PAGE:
The Smoking Gun

 A cognitive bias backfires in the worst possible way......

A cognitive bias backfires in the worst possible way......

A 32-year-old entertainment industry technician presents to an Orthopaedic Surgeon for a second opinion. He describes an injury after a night of celebration where he fell and suffered a closed transverse fracture to his right patella 9 months prior.

He was taken by ambulance to the emergency department of his local public hospital and the next day open reduction and internal fixation of his fractured patella was undertaken with a tension band. Intraoperative imaging was undertaken and this confirmed that the surgeon had achieved an anatomic reduction of the fracture with a tension band wire. 

The patient was initially managed in a splint, touch weight-bearing on crutches and then range of motion exercises were started after two weeks. 

Initial radiographs at 8 weeks suggested anatomic reduction was maintained. By 3 months a delayed union was diagnosed, and by 7 months a non-union was noted, with fixation wire breakage, and displacement of the fracture fragments.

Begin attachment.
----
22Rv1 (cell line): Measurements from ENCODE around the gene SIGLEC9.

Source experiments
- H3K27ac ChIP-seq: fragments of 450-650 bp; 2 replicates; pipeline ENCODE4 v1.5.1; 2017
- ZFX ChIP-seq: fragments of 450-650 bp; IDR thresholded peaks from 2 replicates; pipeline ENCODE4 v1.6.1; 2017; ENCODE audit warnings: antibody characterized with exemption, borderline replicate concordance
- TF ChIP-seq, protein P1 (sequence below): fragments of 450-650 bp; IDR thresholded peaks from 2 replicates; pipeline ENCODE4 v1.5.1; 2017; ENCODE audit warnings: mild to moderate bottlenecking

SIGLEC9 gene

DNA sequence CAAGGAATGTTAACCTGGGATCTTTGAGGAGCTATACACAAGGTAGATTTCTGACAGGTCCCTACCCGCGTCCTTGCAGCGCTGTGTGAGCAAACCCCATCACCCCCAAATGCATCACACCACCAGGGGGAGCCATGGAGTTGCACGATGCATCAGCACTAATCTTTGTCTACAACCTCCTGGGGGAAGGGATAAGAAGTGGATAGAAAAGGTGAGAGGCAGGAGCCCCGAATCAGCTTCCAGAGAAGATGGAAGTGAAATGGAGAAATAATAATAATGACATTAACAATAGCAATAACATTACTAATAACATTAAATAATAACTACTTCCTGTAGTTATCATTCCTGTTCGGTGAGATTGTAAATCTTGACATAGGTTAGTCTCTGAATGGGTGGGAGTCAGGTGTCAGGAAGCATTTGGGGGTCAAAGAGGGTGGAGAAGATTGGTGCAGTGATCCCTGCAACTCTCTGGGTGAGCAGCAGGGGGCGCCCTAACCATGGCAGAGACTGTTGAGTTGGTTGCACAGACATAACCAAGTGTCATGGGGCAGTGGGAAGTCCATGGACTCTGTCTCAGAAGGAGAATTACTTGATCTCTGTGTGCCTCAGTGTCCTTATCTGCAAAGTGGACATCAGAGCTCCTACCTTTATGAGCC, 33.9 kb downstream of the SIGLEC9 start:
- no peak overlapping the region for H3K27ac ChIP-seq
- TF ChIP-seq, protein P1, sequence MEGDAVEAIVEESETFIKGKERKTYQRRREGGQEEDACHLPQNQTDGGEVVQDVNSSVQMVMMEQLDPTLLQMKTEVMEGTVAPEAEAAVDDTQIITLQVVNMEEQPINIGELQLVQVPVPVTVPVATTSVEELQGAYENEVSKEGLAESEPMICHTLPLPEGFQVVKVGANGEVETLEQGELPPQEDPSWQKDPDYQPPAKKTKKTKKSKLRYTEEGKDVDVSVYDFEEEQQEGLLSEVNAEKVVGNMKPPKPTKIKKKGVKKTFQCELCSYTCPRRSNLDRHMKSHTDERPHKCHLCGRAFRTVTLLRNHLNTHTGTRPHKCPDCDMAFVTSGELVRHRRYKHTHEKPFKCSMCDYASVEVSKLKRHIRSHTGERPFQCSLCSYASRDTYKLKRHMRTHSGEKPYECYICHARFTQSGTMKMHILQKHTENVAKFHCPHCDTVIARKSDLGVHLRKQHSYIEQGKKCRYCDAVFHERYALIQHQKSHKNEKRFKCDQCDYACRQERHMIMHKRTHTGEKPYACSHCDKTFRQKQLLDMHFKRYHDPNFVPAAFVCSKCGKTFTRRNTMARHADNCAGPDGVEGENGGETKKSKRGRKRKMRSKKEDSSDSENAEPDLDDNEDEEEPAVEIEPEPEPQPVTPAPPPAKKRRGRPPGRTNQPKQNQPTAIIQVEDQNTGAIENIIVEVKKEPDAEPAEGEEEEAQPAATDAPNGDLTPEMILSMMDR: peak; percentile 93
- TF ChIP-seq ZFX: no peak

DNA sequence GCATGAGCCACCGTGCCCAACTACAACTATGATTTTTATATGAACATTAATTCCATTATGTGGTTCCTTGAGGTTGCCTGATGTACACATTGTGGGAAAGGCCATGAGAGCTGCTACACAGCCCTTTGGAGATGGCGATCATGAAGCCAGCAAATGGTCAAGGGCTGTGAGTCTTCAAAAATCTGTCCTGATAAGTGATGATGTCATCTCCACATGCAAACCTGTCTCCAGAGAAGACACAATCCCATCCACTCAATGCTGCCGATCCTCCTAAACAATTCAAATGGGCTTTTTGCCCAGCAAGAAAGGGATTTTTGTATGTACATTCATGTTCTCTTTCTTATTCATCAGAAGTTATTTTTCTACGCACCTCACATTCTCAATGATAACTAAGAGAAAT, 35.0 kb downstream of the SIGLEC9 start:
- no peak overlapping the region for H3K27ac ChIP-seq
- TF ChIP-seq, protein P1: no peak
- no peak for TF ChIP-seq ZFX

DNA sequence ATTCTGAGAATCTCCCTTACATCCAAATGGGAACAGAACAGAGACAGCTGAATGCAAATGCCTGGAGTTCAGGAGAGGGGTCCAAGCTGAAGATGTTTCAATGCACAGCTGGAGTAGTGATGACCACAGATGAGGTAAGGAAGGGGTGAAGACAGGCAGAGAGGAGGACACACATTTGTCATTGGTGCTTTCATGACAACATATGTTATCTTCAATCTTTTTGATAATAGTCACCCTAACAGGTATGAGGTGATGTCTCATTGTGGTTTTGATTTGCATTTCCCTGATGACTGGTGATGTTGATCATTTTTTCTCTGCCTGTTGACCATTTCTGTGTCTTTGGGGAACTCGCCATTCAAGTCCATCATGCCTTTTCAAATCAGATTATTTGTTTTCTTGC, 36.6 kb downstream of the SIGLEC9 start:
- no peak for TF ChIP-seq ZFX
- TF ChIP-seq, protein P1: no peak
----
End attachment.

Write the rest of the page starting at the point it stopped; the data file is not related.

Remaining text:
The patient complains of severe pain and states he is "extremely disappointed" with the care received at the hospital. 

The surgeon notes that the patient is an active smoker consuming 1.5 packets per day since he was 16 years old. The outpatient notes from the public hospital contain multiple references to advice given to the patient to not smoke peri-operatively, advice which was not followed.

The surgeon recommends revision fixation with bone grafting, but only if the patient stops smoking. Due to recurrent failure to smoking in the past, the patient was referred to a psychologist, and once the smoking cessation was confirmed, the revision surgery was completed successfully.

Take Home Messages: 

1 Patient's and sometimes medical staff have a cognitive bias to downplay the effects of smoking on postoperative complications.

2 Smoking increases infection risk, thromboembolism risk and non-union risk 300-500%

4 Nicotine patches still increase risk of complications, particularly non-union 

5 Elective surgery should not be undertaken until smoking has ceased

6 Patients who smoke are more at risk of musculoskeletal trauma, and hence complication with accidental bony injury

7 Many patients require psychological support to alter behaviour.